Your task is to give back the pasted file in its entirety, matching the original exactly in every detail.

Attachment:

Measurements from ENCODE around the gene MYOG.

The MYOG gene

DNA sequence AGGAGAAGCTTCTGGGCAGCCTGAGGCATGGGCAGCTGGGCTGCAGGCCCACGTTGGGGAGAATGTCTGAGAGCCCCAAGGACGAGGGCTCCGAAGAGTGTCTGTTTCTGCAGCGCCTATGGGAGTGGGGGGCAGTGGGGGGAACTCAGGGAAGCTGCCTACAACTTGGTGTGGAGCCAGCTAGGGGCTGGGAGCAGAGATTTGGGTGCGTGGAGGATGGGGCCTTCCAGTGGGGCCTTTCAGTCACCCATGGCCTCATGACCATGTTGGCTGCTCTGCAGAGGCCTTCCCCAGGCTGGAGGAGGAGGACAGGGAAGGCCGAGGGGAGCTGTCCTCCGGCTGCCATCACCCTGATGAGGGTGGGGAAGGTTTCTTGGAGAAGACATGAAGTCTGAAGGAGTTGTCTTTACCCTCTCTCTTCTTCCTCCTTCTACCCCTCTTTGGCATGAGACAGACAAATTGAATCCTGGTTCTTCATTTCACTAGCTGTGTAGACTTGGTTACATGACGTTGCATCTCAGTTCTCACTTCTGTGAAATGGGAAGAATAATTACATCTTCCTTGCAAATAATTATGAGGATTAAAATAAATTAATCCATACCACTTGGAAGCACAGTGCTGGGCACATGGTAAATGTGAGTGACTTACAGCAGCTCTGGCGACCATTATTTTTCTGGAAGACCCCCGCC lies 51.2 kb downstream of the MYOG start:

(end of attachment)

Measurements from ENCODE around the gene MYOG.

The MYOG gene

DNA sequence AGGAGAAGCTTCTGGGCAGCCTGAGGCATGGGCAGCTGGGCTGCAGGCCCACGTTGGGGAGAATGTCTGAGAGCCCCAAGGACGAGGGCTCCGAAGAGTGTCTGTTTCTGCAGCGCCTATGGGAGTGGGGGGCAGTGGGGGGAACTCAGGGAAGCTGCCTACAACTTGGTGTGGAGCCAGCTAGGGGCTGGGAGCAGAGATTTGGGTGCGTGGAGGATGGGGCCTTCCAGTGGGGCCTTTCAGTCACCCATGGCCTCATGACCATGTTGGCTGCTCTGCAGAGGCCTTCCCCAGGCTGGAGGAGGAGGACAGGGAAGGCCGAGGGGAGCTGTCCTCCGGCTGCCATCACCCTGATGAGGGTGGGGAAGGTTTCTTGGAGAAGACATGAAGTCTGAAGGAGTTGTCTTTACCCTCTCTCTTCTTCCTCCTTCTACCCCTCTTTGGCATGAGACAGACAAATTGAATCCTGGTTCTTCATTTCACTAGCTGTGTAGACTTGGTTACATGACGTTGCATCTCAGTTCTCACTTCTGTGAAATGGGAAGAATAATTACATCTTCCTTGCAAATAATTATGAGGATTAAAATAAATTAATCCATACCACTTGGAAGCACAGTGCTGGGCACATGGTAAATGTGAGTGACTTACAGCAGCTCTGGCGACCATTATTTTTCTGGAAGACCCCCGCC lies 51.2 kb downstream of the MYOG start: